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Coast Guard Navigation Rules - Maintaining a Proper Lookout

Coast Guard International and Inland Nav Rules Made Simple

By

Genmar Holdings Four Winns H310 Large Runabout Boat

J.D. Powers 2008 Best Boats, Large Runabout, Four Winns H310

Courtesy Genmar Holdings

In the Steering and Sailing Section 1 of the Coast Guard Navigation Rules, Rule 5 states that "Every vessel shall at all times maintain a proper lookout by sight and hearing as well as by all available means appropriate in the prevailing circumstances and conditions so as to make a full appraisal of the situation and of the risk of collision." Simply put, look around and listen for danger in all conditions so you can make good decisions and avoid hitting another boat.

When I was first required to learn to maintain a lookout watch in the Coast Guard, I remember thinking to myself how ridiculously simple that seemed. Just look around you - which doesn't everyone do that while they are on a boat anyway? Well, yes and no. The Navigation Rules require operators of vessels to maintain a proper lookout for good reason. Many boating accidents and collisions occur because the operator failed to maintain a proper lookout. While the requirements to maintain a lookout watch are simple, the advice to take it seriously and make it a practice isn't always heeded.

Once complacency in boating sets in, it is easy to be lulled into a false sense of security that endangers you and your passengers. As an operator of a boat, it is your responsibility to maintain a proper lookout at all times, thus ensuring the safety of your vessel and passengers. Here are a few basic guidelines to follow:

Whether you are boating alone or with friends and family, maintain a lookout for anything that could present a danger such as other boats, land, sand bars, rocks, reefs, buoys or lights, debris in the water, marine mammals, and discolored water. If you are boating with others, assign your passengers with the task of lookout and position them so that they can easily see in all directions. Let them know what they are looking for - anything and everything that could collide with the boat.

Tell passegengers to report anything they see along with the direction and distance from your vessel. Depending upon your personality, this instruction could be something like, "Hey man, can you keep a lookout for me? Just let me know when you see anything and where it's at." Or, if you are like me, can you assign family members to the job of lookout (it's a military thing). Either way, be sure the people aboard your vessel know that to help you pilot the boat, they should report anything they see or hear, including observations of the boat itself, so that you are aware and can make a "full appraisal of the situation."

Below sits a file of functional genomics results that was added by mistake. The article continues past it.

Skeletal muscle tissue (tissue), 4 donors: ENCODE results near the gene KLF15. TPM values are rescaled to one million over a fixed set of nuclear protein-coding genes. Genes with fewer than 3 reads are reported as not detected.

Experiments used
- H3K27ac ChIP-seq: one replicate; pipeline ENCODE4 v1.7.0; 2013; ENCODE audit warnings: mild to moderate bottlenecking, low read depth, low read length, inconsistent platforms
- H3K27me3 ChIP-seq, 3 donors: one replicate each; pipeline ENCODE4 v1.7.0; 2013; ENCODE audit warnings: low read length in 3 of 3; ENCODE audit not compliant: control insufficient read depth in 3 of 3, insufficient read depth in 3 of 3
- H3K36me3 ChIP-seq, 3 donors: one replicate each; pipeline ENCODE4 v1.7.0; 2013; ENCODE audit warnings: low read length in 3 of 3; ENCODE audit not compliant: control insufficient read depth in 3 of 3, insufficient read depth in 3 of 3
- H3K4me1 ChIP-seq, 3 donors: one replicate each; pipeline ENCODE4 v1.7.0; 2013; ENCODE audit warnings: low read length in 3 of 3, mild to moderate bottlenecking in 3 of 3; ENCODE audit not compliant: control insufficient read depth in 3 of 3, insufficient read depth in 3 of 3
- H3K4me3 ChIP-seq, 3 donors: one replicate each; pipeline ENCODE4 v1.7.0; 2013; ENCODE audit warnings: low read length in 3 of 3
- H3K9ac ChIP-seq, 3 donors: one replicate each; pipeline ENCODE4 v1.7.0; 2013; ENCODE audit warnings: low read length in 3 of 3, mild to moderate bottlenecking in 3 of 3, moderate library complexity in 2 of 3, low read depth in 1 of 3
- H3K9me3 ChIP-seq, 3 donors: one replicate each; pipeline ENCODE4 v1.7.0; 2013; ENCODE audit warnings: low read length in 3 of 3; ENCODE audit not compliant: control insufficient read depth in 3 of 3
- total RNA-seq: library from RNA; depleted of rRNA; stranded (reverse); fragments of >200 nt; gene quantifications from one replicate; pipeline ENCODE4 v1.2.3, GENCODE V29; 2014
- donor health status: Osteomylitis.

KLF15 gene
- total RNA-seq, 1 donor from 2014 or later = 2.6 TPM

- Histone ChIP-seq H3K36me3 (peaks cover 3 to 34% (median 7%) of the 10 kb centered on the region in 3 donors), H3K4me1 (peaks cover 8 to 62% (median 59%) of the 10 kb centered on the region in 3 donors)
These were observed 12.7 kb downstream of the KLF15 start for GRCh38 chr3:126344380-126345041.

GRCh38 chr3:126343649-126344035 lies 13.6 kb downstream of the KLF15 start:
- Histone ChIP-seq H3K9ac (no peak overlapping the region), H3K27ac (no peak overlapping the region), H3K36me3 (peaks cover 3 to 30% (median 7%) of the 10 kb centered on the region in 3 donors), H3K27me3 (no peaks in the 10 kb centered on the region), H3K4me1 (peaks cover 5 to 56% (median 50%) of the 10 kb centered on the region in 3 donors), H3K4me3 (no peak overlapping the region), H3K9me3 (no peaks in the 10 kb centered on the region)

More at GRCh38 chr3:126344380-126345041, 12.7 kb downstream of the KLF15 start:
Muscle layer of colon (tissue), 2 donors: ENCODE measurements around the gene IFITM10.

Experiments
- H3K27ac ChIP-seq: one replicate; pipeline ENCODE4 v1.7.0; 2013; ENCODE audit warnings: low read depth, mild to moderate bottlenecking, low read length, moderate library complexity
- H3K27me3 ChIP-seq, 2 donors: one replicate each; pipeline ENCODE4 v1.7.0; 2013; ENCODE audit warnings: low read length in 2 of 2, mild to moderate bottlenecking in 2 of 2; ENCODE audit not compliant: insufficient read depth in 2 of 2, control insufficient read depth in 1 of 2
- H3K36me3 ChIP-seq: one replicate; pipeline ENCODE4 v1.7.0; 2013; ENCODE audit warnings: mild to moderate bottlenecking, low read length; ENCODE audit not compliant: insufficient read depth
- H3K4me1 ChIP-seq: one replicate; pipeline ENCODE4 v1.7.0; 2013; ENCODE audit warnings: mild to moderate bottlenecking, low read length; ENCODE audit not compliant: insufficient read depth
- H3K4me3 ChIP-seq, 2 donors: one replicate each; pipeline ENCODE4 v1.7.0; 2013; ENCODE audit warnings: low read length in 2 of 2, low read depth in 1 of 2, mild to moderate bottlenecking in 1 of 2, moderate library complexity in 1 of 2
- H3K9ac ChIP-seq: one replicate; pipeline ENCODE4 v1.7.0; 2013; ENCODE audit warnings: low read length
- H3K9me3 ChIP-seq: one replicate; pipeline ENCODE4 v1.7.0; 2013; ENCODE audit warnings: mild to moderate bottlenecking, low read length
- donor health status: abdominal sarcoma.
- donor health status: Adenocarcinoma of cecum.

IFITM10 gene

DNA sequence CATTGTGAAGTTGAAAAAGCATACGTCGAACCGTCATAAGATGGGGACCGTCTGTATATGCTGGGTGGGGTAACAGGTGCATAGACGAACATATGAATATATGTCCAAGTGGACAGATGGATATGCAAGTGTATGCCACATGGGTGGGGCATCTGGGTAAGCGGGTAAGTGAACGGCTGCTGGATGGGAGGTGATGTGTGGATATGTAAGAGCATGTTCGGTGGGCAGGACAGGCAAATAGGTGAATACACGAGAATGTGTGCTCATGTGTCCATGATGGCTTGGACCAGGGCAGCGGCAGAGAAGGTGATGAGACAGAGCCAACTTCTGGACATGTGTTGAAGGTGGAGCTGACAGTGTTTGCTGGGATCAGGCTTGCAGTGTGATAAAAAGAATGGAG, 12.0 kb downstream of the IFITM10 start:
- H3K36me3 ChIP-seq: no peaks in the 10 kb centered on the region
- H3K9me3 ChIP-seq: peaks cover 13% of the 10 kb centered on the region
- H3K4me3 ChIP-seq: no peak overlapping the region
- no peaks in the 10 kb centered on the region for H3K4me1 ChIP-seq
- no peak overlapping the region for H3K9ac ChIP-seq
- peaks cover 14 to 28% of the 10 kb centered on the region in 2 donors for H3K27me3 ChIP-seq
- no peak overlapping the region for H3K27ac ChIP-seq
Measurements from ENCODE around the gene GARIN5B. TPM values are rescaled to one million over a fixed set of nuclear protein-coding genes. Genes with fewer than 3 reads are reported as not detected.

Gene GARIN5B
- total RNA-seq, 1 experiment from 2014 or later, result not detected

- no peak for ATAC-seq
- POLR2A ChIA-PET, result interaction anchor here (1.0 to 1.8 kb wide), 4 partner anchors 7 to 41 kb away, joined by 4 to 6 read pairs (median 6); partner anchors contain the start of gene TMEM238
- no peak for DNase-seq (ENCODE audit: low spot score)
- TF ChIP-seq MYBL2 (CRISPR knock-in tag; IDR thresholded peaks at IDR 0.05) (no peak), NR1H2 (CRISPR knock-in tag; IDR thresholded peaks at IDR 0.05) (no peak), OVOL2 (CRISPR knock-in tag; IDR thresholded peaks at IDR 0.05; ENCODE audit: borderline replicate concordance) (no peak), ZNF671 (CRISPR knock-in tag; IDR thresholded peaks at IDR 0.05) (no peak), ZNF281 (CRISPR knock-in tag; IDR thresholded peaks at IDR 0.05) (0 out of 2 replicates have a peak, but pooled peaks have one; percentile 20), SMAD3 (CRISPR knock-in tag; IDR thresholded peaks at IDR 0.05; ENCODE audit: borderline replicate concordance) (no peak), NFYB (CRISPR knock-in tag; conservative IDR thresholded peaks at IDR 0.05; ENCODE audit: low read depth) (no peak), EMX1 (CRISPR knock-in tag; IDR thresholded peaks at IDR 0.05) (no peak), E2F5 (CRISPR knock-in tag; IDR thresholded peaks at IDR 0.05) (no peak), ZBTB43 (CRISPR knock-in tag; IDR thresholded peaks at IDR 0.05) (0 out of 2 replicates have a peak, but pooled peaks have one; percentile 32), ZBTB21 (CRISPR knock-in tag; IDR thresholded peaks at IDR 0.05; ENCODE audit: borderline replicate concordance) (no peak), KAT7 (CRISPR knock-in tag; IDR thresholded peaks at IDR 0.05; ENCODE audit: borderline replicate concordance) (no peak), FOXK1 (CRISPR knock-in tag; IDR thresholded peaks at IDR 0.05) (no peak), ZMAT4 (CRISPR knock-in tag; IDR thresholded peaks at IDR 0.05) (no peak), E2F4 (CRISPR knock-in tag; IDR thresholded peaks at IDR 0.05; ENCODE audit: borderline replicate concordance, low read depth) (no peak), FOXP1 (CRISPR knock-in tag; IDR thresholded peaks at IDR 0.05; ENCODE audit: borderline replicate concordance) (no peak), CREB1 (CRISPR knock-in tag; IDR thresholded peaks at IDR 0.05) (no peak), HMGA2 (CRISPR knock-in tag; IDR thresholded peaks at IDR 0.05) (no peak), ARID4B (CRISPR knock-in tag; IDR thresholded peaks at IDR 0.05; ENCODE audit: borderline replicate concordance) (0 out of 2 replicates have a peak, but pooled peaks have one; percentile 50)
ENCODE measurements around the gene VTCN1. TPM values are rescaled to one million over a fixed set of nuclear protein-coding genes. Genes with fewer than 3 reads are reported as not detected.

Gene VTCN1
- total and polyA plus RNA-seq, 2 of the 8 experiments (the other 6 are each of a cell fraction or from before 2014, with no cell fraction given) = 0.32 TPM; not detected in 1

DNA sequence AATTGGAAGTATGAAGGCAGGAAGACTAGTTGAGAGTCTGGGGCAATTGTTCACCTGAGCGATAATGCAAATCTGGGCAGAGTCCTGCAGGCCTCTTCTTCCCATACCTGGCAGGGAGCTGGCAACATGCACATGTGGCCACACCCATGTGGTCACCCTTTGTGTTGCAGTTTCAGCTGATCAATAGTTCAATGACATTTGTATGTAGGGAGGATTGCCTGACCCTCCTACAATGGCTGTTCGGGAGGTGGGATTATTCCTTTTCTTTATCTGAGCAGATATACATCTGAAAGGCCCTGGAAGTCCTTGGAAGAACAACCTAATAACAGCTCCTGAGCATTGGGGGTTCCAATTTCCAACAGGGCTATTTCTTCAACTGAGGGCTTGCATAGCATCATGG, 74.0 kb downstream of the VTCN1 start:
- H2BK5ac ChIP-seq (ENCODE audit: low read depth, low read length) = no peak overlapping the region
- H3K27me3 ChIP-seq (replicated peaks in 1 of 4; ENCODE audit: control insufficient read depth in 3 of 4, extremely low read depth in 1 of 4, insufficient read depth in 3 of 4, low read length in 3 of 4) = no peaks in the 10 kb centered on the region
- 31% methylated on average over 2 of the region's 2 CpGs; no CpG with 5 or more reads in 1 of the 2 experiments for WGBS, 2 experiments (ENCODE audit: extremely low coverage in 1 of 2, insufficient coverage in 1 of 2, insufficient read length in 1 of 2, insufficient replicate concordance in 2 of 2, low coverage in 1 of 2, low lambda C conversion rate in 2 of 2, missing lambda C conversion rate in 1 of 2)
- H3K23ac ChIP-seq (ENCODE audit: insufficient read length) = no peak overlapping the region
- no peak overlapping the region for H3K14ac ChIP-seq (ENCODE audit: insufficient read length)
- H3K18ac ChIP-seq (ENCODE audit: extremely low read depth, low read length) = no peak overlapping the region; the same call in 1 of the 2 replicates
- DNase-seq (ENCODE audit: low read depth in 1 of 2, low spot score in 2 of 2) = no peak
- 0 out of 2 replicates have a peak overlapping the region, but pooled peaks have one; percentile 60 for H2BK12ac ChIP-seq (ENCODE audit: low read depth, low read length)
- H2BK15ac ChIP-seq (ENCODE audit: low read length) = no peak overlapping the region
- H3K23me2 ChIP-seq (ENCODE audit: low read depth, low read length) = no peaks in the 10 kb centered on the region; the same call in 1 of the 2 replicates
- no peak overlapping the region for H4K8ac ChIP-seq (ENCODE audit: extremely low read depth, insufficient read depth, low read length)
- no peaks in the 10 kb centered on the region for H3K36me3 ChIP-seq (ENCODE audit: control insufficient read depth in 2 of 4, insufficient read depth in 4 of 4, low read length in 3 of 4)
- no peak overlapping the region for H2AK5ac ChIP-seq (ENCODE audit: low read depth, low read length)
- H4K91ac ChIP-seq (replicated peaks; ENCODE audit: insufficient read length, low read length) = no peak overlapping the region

The person(s) who are maintaining a lookout should remain alert and give their full attention to the task. Boating should be fun, but while the boat is in motion, consider limiting distracting conversations and activities for the sake of safety. Also, asking passengers to remain in their seat while the boat is underway is always a good idea, especially if they don't have much boating experience and don't have their "sea legs."

Maintaining a lookout at night, in the fog, or in hazardous sea conditions is critical. Be extra alert in one of these conditions whether you are alone or have other people aboard your boat. Scanning, or moving your head side to side while keeping your eyes fixed, is a good technique to use all the time, and binolculars also work well for maintaining a lookout at night.

If you are in the fog, your ears will be your best lookout asset. Always slow down! Then listen for bells or horns as well as other boat motors away from the distraction of conversation or radios. Also, be aware of sea conditions while in the fog. If you are making way and suddenly feel a few larger waves, this could indicate you are near the wake of another boat.

The key to maintaining a proper lookout is simply making it a habit and using common sense. If you follow these guidelines, you will be able to assess possible danger and make good decisions to avoid collisions with objects or other boats, which will keep you and your passengers safe.

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